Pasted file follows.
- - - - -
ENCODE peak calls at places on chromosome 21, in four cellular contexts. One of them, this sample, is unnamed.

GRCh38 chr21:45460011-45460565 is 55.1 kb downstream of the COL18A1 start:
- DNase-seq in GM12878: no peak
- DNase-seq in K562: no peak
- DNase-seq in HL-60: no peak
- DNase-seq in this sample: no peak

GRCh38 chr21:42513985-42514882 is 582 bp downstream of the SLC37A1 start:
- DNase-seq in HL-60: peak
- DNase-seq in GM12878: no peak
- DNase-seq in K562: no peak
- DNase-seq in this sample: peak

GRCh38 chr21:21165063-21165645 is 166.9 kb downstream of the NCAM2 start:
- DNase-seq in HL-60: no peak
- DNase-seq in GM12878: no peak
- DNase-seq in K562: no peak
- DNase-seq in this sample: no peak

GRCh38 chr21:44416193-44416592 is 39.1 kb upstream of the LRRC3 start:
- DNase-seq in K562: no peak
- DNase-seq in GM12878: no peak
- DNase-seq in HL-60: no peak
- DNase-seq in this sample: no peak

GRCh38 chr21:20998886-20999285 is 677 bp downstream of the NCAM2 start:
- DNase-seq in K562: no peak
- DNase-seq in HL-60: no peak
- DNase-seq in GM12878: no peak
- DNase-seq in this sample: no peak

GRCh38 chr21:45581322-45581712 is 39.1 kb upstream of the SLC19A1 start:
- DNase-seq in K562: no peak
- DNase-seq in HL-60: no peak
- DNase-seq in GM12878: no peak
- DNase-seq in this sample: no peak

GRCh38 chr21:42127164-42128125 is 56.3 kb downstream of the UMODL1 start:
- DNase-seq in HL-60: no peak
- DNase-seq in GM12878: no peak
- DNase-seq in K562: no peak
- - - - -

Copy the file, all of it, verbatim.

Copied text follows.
ENCODE peak calls at places on chromosome 21, in four cellular contexts. One of them, this sample, is unnamed.

GRCh38 chr21:45460011-45460565 is 55.1 kb downstream of the COL18A1 start:
- DNase-seq in GM12878: no peak
- DNase-seq in K562: no peak
- DNase-seq in HL-60: no peak
- DNase-seq in this sample: no peak

GRCh38 chr21:42513985-42514882 is 582 bp downstream of the SLC37A1 start:
- DNase-seq in HL-60: peak
- DNase-seq in GM12878: no peak
- DNase-seq in K562: no peak
- DNase-seq in this sample: peak

GRCh38 chr21:21165063-21165645 is 166.9 kb downstream of the NCAM2 start:
- DNase-seq in HL-60: no peak
- DNase-seq in GM12878: no peak
- DNase-seq in K562: no peak
- DNase-seq in this sample: no peak

GRCh38 chr21:44416193-44416592 is 39.1 kb upstream of the LRRC3 start:
- DNase-seq in K562: no peak
- DNase-seq in GM12878: no peak
- DNase-seq in HL-60: no peak
- DNase-seq in this sample: no peak

GRCh38 chr21:20998886-20999285 is 677 bp downstream of the NCAM2 start:
- DNase-seq in K562: no peak
- DNase-seq in HL-60: no peak
- DNase-seq in GM12878: no peak
- DNase-seq in this sample: no peak

GRCh38 chr21:45581322-45581712 is 39.1 kb upstream of the SLC19A1 start:
- DNase-seq in K562: no peak
- DNase-seq in HL-60: no peak
- DNase-seq in GM12878: no peak
- DNase-seq in this sample: no peak

GRCh38 chr21:42127164-42128125 is 56.3 kb downstream of the UMODL1 start:
- DNase-seq in HL-60: no peak
- DNase-seq in GM12878: no peak
- DNase-seq in K562: no peak